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How councils are using online tools to serve citizens throughout and beyond Covid-19

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(Image credit: Shutterstock / Khakimullin Aleksandr)

The peak of the Coronavirus pandemic meant that councils had to completely change the way they operated. Digital transformation was instrumental in ensuring that citizens could access all services at a time when they needed them the most. Now, it is continuing to support as restrictions constantly change across the country, meaning that councils need to be responsive to changes in each region – altering services and communicating on new ones as required.

I run the digital team at 3C ICT, the shared service that provides Information Technology for South Cambridge District Council, Huntingdonshire District Council and Cambridge City Council. Formed about five years ago, we provide development work for each of the councils in order to integrate systems and to connect some of their back-office systems through to products, such as IEG4’s online customer engagement portal, OneVu, and eForms Designer.

All three councils within 3C ICT use these products, alongside the OpenProcess case management tool. But usage of, and demand for, these platforms from our services has ramped up significantly since April as we responded to the urgent issues that Covid-19 caused.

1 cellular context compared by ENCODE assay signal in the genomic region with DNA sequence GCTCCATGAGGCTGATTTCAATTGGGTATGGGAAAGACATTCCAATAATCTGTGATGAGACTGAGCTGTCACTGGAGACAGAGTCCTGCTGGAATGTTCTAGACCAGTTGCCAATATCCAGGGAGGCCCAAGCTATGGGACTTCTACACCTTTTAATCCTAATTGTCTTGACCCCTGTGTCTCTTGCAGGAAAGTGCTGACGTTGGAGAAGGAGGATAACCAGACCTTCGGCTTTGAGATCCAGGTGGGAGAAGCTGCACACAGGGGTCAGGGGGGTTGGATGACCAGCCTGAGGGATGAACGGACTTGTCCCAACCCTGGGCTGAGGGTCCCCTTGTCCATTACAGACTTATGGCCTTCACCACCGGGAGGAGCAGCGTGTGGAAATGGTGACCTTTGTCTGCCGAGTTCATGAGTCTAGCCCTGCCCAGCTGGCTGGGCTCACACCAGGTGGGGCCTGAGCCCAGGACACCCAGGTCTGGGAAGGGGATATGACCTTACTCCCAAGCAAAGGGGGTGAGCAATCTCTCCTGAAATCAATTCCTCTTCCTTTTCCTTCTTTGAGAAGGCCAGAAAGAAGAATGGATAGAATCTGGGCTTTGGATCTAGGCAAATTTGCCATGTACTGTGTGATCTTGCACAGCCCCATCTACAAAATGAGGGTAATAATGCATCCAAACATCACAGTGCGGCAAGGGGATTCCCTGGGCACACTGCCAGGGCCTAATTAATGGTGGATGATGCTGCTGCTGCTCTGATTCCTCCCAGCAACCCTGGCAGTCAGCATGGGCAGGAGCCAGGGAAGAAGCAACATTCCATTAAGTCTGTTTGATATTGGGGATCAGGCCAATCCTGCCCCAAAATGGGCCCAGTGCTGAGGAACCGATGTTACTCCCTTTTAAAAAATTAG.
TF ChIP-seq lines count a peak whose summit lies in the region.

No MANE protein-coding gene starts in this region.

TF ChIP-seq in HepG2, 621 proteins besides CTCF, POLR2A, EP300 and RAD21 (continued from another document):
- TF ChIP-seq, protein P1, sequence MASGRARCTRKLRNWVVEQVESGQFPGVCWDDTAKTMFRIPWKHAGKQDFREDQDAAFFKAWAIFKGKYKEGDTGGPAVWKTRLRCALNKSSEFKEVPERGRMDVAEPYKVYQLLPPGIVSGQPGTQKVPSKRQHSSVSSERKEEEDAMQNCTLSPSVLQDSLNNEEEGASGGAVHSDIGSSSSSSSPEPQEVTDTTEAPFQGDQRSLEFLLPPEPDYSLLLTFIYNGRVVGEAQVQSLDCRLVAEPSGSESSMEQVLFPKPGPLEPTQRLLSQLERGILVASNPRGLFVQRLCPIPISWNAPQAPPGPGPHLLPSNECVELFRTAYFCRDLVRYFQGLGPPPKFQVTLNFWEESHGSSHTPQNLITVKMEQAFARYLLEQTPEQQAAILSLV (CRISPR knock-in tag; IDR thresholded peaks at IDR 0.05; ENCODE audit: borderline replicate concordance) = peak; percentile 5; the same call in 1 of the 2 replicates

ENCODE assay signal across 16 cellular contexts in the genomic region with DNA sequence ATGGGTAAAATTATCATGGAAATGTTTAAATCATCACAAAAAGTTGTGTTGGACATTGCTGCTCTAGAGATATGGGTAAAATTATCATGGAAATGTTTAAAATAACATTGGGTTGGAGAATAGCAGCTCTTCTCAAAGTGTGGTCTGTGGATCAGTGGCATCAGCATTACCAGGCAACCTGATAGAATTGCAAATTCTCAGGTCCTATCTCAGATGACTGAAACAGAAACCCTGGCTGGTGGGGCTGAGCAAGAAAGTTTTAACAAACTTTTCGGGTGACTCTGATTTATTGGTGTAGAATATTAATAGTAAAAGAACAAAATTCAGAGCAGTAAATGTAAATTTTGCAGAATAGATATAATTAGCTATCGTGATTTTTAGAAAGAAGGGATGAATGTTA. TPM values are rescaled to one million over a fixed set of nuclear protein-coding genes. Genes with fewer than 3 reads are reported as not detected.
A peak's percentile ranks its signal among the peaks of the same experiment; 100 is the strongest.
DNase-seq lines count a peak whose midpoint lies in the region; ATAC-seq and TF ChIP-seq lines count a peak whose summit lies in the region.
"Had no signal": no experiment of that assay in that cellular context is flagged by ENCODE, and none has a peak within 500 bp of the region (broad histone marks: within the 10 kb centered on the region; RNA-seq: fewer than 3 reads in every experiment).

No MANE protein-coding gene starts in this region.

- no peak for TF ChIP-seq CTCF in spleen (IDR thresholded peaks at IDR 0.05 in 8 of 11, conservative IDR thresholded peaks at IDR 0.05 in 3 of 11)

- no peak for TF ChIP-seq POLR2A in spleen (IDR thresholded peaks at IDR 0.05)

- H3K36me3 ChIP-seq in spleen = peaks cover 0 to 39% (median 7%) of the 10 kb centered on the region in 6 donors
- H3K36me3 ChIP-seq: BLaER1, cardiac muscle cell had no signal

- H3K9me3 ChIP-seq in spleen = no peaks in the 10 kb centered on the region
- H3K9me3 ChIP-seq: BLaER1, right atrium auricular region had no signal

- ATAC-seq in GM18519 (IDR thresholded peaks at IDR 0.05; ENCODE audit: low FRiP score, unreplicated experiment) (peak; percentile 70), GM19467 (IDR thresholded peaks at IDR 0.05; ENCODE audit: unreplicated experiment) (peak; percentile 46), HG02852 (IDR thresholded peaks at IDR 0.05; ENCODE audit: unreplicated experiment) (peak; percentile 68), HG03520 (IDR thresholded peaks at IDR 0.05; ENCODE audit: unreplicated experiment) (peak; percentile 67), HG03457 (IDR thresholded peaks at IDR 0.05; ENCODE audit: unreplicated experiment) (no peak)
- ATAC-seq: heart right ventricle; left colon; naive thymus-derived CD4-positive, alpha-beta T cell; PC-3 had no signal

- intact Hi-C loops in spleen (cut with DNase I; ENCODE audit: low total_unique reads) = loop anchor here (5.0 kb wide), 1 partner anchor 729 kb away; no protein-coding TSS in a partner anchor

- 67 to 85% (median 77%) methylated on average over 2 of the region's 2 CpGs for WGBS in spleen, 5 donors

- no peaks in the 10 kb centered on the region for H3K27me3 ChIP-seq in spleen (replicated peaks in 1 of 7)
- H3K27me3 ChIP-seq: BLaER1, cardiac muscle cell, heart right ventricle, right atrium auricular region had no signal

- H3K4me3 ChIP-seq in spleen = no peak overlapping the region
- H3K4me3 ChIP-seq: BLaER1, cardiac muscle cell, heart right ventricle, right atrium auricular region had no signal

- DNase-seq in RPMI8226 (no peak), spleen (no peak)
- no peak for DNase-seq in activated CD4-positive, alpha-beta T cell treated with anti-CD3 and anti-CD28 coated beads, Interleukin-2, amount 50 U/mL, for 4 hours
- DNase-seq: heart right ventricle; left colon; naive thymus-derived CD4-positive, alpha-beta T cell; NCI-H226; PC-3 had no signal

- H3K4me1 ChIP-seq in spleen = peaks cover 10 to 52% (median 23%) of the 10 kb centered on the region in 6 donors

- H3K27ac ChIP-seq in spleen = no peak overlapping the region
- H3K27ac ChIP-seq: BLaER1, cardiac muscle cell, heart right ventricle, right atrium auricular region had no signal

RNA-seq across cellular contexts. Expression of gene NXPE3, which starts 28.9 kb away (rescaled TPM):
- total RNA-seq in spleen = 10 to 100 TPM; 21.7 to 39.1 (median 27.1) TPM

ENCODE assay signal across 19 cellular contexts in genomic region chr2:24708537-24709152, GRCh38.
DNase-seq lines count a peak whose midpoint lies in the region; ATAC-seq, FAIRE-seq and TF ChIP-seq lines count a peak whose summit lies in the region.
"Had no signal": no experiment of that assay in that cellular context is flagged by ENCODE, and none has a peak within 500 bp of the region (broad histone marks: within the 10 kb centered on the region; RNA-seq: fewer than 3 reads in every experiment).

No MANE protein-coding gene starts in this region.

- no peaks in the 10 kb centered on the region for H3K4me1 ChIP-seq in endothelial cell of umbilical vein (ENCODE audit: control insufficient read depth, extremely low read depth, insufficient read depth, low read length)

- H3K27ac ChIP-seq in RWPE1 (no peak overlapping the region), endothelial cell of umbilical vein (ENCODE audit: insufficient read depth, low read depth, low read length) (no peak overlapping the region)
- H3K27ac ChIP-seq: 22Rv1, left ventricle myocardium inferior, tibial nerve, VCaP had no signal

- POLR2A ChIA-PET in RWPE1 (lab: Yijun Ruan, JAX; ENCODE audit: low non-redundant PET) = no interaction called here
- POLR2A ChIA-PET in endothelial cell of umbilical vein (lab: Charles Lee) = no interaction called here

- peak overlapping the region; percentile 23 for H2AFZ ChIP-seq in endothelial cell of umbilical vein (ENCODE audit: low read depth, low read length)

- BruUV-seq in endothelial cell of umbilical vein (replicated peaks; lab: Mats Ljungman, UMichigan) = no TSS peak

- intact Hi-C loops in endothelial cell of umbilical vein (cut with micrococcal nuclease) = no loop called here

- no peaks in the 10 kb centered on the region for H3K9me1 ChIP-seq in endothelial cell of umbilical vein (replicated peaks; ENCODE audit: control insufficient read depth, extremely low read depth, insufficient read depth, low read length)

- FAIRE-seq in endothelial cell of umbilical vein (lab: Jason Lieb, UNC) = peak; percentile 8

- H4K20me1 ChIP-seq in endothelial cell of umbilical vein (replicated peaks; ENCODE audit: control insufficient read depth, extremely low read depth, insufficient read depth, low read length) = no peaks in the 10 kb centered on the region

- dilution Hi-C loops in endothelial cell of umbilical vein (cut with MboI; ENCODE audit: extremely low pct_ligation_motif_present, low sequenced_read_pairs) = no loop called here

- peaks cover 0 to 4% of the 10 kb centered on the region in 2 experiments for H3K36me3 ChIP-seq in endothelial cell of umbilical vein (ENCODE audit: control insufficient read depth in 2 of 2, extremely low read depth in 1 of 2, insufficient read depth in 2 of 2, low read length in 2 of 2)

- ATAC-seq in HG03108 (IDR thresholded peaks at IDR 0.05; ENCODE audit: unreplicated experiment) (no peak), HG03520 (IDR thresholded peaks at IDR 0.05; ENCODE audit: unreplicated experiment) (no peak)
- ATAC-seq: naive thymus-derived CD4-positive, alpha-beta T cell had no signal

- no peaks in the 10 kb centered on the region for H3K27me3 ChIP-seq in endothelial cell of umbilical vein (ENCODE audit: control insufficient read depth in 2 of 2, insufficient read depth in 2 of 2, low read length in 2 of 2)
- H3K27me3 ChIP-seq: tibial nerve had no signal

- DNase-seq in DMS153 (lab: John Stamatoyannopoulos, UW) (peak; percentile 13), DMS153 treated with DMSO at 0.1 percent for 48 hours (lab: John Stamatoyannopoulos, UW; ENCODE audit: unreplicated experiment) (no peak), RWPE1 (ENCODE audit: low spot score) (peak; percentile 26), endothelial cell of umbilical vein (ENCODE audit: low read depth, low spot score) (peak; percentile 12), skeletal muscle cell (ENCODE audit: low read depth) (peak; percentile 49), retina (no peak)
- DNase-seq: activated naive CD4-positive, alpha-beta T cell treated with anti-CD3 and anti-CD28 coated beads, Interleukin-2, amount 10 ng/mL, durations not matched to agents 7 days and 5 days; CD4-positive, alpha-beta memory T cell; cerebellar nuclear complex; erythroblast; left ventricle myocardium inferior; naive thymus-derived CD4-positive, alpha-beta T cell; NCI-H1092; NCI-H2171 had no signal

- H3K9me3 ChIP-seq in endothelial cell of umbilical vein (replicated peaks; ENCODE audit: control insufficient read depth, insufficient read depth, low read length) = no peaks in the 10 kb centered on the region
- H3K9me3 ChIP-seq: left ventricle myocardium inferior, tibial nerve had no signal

Delivering vital business grants - an initial challenge for Huntingdonshire

A prime example of the flexibility that digital has offered both local government and residents this year was the way the councils were able to rapidly deliver discretionary business grants, providing the forms that were needed to give out financial assistance to local businesses during the peak of the pandemic.

Of the councils we work with, Huntingdonshire completed the most in-depth integration of the platform, and as a requirement in applying for a grant, businesses had to sign-up to Huntingdonshire’s online portal. This was to ensure everyone had the correct details in the portal before they applied.

As the application forms were put together quickly in response to the urgent need, they initially were a little complicated to complete. For example, they had in excess of 30 questions with lots of rules around them. It soon became apparent that these applications would take a long time to process and would involve significant rekeying which was inefficient. Businesses were calling and emailing the team for updates on their application too which was a further draw in an already stretched resource.

As the initial peak of Covid eased, we had the capability to begin working on the next version of the application form. For this we had more notice from central Government and all councils were given information in advance of what the new grant application forms needed to do. This gave us more time to think about how we would deal with those forms.